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- The ancient Yemenite Jewish pronunciation of this town is "Beith Sha'arayim" (Heb. בֵּית שַׁעֲרַיִם), and is more closely related to the Greek rendition of name, i.e. Βησάρα. See: Babylonian Talmud, Punctuated (תלמוד בבלי מנוקד), ed. Yosef Amar, Jerusalem 1980, s.v. Sanhedrin 32b (Hebrew)
- Beth She'arim, UNESCO world heritage site "tentative list", summary from 2002
- Sharon, Moshe (2004), Corpus Inscriptionum Arabicarum Palaestinae, Vol. III, D-F; page XXXVII 
- Benjamin Mazar, Beth She'arim : Report on the Excavations during 1936-1940, Vol. I, p19.
- Mazar, p20.
- Hütteroth, Wolf-Dieter; Abdulfattah, Kamal (1977), Historical Geography of Palestine, Transjordan and Southern Syria in the Late 16th Century. Erlanger Geographische Arbeiten, Sonderband, Erlangen, Germany: Vorstand der Fränkischen Geographischen Gesellschaft, p. 158.
- Beit She'arim
- The Holy Land: An Oxford archaeological guide, From earliest times to 1700, Jerome Murphy-O'Connor
- Survey of Western Palestine, Vol. I, pp. 325-328 and 343-351
- Mazar, p27.
- The Oxford encyclopedia of Archaeology in the Near East considers Beth She'arim of international importance (Volume 1, p. 309-11); Tessa Rajak considers its importance regional ("The rabbinic dead and the Diaspora dead at Beth She’arim" in P. Schäfer (ed.), The Talmud Yerushalmi and Graeco-Roman culture 1 (Tübingen 1997), p. 349-66); S. Schwartz however, in Imperialism and Jewish society, 200 B.C.E. to 640 C.E. (Princeton 2001), p. 153-8, plays down the importance of Beth She'arim.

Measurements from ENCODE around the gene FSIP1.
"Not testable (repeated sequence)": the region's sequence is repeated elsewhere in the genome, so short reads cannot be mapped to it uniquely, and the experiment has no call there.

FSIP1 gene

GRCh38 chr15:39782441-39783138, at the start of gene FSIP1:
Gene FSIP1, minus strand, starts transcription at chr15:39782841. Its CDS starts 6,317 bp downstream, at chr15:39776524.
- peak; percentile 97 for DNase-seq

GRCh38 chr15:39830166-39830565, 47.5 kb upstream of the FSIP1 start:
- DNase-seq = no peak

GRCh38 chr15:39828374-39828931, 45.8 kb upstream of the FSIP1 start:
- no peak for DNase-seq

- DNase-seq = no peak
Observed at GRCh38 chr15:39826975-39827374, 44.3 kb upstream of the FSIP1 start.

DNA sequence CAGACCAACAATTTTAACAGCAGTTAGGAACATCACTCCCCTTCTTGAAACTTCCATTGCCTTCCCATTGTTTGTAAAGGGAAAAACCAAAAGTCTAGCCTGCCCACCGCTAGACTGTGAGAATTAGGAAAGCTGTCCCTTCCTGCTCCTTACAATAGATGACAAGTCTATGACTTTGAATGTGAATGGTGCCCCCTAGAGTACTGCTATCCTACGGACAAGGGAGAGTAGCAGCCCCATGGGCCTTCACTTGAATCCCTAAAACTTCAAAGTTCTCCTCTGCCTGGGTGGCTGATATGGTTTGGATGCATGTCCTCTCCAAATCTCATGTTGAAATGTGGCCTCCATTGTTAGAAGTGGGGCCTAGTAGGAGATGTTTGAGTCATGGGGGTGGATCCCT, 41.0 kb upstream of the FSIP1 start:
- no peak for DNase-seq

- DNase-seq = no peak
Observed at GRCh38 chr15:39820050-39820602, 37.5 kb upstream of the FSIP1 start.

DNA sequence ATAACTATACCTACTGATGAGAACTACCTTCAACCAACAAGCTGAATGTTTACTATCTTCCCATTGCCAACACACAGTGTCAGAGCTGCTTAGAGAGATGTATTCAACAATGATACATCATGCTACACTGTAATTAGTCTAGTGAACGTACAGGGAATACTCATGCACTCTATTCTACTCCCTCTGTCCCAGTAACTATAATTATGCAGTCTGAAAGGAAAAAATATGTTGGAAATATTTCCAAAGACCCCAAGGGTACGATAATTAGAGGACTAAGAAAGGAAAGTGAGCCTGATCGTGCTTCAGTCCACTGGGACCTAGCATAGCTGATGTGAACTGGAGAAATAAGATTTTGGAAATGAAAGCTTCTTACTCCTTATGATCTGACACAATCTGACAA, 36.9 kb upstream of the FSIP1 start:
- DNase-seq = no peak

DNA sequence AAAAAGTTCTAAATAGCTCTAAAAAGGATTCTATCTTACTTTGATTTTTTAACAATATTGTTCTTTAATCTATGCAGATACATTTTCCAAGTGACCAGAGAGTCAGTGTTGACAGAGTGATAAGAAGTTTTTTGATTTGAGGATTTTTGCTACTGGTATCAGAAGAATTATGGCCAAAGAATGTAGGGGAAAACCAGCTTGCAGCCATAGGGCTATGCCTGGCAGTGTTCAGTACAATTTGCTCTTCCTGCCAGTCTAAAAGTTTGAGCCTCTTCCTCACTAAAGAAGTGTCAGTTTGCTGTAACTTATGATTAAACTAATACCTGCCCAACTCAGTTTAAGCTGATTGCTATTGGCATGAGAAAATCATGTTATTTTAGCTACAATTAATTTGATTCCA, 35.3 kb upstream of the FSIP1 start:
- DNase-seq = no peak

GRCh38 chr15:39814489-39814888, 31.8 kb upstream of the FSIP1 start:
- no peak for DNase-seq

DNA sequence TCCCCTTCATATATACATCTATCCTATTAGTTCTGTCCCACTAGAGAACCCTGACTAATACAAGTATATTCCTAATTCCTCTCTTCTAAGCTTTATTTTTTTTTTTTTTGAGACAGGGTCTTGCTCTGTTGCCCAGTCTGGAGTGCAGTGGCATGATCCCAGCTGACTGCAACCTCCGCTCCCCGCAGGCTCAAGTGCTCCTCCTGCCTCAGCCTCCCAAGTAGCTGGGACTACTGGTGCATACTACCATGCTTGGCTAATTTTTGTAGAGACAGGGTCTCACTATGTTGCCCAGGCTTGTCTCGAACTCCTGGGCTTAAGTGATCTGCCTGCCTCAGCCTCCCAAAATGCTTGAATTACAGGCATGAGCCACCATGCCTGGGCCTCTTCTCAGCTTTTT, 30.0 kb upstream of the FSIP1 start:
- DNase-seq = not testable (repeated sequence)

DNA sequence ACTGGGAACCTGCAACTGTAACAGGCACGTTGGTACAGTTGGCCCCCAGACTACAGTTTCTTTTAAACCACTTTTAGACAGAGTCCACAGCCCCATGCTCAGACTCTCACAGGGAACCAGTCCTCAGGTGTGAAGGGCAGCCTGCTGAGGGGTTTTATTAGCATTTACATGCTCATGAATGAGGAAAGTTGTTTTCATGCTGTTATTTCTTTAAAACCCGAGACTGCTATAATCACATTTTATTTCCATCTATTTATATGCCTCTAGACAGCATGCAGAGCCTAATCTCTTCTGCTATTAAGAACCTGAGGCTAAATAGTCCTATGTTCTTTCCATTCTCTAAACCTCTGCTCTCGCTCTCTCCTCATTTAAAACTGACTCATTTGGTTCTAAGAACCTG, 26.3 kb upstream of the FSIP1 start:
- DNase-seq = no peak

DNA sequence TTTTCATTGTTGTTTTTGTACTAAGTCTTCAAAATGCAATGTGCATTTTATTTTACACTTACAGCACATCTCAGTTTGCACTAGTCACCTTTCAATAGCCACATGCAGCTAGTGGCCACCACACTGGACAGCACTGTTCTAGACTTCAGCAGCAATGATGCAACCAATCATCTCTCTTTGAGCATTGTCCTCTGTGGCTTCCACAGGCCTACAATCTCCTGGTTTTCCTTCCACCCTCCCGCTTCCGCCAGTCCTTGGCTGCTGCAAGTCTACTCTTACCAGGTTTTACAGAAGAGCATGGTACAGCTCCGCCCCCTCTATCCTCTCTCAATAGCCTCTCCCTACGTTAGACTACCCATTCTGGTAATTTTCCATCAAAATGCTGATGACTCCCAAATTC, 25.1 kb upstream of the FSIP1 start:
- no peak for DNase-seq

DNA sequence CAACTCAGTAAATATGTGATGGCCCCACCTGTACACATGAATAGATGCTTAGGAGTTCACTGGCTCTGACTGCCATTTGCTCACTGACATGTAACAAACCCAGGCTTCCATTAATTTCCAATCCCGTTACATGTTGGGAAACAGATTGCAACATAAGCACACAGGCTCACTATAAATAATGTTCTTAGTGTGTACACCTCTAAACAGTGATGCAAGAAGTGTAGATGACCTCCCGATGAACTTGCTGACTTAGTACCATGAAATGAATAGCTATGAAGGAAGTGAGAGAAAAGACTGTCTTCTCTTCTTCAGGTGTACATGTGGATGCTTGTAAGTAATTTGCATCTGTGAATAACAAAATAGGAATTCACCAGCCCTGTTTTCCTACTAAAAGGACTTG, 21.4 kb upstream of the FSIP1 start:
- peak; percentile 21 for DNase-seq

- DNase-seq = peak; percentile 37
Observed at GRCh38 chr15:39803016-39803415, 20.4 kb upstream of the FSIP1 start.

- Kelaim 9, 32a-b
- Bet Shearim archaeology
- The Oxford encyclopedia of Archaeology in the Near East, Volume 1, p. 309-11. For a more cautious view see M. Jacobs, Die Institution des jüdischen Patriarchen, eine quellen- und traditionskritische Studie zur Geschichte der Juden in der Spätantike (Tübingen 1995), p. 247, n. 59.
- Beth She'arim, UNESCO world heritage site "tentative list", summary from 2002
- H.Z. Hirschberg, Yisrā’ēl ba-‘Arāb, Tel Aviv 1946, pp. 53–57, 148, 283–284 (Hebrew).
- Proceedings of the Seminar for Arabian Studies, 43 (2013): British Museum, London; Article by Yosef Tobi, The Jews of Yemen in light of the excavation of the Jewish synagogue in Qanī’, p. 351.
- H.Z. Hirschberg, Yisrā’ēl ba-‘Arāb, Tel Aviv 1946, pp. 56 – 57; p. 33 plate b. Christian Robin rejects the interpretation of the ligature qyl ḥmyr. He notes that today the inscription Menae presbyteros can no longer be seen. The only secured inscription is Ômêritôn [the Ḥimyari].
- The Mystery Slab of Beit She'arim, Corning Glass Museum
- Row erupts over discovery of Beit Shearim caves, Haaretz
- Beit She'arim National Park - official site
- Pictures of Beit She'arim Israel in Photos
- Video Tour of Beit She'arim necropolis YouTube
- Jacques Neguer, The Catacombs:Conservation and reconstruction of the catacombs, Israel Antiquities Site - Conservation Department